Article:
Black offers us a few tools, but nothing super. Last Gasp and Douse in Gloom are known, valued commodities. Ostiary Thrull looks a lot worse than the new Master of Impediments, but at least he won’t die to the large number of pingers in the format. Strands of Undeath and Cry of Contrition go up in value, if only in finding new applications to get Hellbent working.

Most of our Dissension Black has narrow application. Nightcreep isn’t quite as reliable as Mana Short when you play it on your opponent’s upkeep, but it also has the ability to throw off your opponent’s radiance tricks. (It’s a real beauty on Isochron Scepter, though.) Delirium Skeins works well in a cheap weenie deck, particularly with Hellbent, but it’s much more useful in Draft than Sealed. (Only twenty percent of your cards have any opportunity to have Hellbent in them in Sealed, as compared to thirty-three percent in Draft.) Entropic Eidolon would be utterly vicious if it cost one less to play, but as it stands it’s just not good enough to make me like it. (I would have lowered its casting cost by one and increased its activation cost to 1B, but I’m not R&D.) It’s not utterly horrid, but I’d always kvetch if I had to play it.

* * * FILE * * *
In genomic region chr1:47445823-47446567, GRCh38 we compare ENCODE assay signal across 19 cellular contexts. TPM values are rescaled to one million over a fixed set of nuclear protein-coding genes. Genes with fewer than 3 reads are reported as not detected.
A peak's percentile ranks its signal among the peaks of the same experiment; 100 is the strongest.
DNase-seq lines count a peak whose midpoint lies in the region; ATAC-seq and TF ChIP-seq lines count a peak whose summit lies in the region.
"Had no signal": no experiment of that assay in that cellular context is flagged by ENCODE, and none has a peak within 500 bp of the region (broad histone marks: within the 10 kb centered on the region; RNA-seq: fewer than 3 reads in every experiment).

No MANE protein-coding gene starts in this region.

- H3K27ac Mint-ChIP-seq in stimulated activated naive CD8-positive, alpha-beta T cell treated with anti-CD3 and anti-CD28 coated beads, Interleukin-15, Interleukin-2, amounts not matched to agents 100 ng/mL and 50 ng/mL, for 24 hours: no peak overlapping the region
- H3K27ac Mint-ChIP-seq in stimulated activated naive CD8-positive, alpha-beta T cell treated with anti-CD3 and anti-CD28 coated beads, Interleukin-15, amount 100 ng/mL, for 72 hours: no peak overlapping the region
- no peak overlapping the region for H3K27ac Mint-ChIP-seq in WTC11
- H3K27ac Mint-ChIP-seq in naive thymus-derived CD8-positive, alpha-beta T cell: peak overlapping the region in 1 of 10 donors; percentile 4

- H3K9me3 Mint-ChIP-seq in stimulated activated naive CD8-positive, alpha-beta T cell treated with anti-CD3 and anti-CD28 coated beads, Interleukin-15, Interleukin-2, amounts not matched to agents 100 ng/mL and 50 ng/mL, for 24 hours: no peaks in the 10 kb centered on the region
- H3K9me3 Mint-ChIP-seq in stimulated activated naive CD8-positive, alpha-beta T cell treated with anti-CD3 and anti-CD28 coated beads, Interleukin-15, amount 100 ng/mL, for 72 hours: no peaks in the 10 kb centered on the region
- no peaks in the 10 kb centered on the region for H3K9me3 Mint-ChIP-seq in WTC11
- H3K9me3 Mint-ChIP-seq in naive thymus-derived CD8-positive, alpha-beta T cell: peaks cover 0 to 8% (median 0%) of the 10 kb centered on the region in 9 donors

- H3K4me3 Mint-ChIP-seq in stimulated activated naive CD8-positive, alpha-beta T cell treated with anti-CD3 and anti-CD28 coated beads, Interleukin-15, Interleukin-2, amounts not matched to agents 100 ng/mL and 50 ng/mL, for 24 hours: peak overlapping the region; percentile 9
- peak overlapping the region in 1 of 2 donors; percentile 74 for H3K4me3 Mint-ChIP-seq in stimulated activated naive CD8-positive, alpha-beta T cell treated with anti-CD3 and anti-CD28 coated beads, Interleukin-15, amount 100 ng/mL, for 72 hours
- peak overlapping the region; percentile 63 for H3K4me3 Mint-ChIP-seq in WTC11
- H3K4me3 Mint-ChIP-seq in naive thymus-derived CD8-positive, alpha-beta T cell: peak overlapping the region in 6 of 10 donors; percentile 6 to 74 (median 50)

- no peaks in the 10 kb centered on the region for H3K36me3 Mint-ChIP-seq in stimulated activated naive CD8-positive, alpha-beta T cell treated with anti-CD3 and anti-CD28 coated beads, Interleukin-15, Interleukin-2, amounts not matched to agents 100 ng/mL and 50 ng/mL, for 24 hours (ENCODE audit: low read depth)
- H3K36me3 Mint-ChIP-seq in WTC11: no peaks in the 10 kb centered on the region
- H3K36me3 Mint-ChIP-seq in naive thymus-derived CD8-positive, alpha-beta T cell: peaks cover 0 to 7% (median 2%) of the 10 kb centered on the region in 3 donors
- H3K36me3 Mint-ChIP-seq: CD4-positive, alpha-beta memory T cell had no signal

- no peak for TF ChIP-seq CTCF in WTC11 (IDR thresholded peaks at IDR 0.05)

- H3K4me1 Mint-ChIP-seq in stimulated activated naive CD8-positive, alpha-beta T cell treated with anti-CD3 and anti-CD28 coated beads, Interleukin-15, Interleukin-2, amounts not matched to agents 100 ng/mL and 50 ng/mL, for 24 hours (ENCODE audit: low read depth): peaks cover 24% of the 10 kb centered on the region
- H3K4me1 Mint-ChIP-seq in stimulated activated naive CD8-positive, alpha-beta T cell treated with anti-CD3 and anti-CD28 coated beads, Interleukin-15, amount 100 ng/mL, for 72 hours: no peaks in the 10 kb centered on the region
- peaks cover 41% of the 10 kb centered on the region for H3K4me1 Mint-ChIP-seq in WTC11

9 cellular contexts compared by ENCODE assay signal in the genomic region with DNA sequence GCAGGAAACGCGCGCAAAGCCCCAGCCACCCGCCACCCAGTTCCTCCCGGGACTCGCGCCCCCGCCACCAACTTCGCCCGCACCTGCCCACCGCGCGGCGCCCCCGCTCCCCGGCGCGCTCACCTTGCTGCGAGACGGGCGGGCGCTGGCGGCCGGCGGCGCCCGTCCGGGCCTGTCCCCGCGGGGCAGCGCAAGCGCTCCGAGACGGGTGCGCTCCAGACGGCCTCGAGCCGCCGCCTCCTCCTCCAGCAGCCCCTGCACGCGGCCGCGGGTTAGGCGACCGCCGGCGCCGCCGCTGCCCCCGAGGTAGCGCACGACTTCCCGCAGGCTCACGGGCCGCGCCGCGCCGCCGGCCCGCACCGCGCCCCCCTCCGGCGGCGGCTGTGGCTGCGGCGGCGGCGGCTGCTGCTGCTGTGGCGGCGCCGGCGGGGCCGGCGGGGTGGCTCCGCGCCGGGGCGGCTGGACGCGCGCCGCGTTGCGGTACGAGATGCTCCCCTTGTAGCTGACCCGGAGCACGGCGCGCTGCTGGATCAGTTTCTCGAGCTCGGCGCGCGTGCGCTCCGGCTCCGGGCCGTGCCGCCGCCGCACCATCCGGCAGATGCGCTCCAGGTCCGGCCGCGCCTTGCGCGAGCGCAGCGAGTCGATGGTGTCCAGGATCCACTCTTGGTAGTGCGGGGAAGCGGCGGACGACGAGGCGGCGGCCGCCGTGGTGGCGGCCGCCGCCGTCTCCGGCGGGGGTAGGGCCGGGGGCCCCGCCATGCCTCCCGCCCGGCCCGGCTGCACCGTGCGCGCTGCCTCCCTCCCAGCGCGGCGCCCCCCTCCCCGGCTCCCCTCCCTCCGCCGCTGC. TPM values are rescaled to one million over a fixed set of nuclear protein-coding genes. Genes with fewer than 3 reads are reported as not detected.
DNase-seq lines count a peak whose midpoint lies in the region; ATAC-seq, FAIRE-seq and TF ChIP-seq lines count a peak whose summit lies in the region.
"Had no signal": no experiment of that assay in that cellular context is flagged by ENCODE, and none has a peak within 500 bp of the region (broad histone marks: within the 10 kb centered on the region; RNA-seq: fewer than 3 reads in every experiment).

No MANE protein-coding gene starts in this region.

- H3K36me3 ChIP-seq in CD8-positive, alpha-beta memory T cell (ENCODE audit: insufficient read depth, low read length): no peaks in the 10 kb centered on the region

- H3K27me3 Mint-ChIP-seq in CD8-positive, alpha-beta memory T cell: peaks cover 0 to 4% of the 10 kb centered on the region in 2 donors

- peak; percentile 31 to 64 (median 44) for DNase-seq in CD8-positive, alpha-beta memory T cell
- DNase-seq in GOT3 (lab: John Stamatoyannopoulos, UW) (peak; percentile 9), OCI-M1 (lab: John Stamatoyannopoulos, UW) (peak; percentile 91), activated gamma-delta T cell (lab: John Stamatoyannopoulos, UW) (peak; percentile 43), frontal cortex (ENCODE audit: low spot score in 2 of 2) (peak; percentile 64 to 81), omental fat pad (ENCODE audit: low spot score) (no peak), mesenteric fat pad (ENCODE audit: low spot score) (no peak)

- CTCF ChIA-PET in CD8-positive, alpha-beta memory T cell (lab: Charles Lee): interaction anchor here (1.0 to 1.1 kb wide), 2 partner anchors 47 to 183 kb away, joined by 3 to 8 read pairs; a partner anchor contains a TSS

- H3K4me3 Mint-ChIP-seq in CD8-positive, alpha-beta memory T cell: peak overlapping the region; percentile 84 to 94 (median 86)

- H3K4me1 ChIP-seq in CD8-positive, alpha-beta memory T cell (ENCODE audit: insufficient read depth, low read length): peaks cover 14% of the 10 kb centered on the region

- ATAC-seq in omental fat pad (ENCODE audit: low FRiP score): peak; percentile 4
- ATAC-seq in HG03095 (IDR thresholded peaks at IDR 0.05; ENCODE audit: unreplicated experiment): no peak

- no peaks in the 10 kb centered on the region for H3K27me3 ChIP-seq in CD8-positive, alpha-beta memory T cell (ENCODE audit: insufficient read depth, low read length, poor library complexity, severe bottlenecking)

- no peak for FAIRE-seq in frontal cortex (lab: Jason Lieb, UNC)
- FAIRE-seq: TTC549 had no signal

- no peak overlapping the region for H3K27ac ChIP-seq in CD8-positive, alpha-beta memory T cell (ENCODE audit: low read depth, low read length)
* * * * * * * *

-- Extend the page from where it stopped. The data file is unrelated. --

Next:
Red’s got a tidy package of burn and cheap, efficient men. Galvanic Arc and Seal of Fire only get better if Viashino Fangtail gets active. Bloodscale Prowler becomes even nicer if we’ve got Graft men with activated abilities to support their Bloodthirst. (Thanks to the magic of foils, we have two.) Frenzied Goblin and War-Torch Goblin are useful in the mid-game, which is the nicest possible thing I have to say about one drops.

Thank you, Lord, for handing me good Green. I usually hate stupid monsters without evasion abilities, but this time out the fat is reasonable and appropriately costed. Ravnica offers a few efficiently costed men, Fists of Ironwood, Vinelasher Kudzu, and Siege Wurm. (It also offers us the abominable Hunted Troll. Avoid, avoid, avoid this creature. I may point out an illustrative example involving the Troll later this week.) It seasons this with Moldervine Cloak, the number three uncommon in Ravnica (behind Mark of Eviction and Selesnya Guildmage). That’s a good start.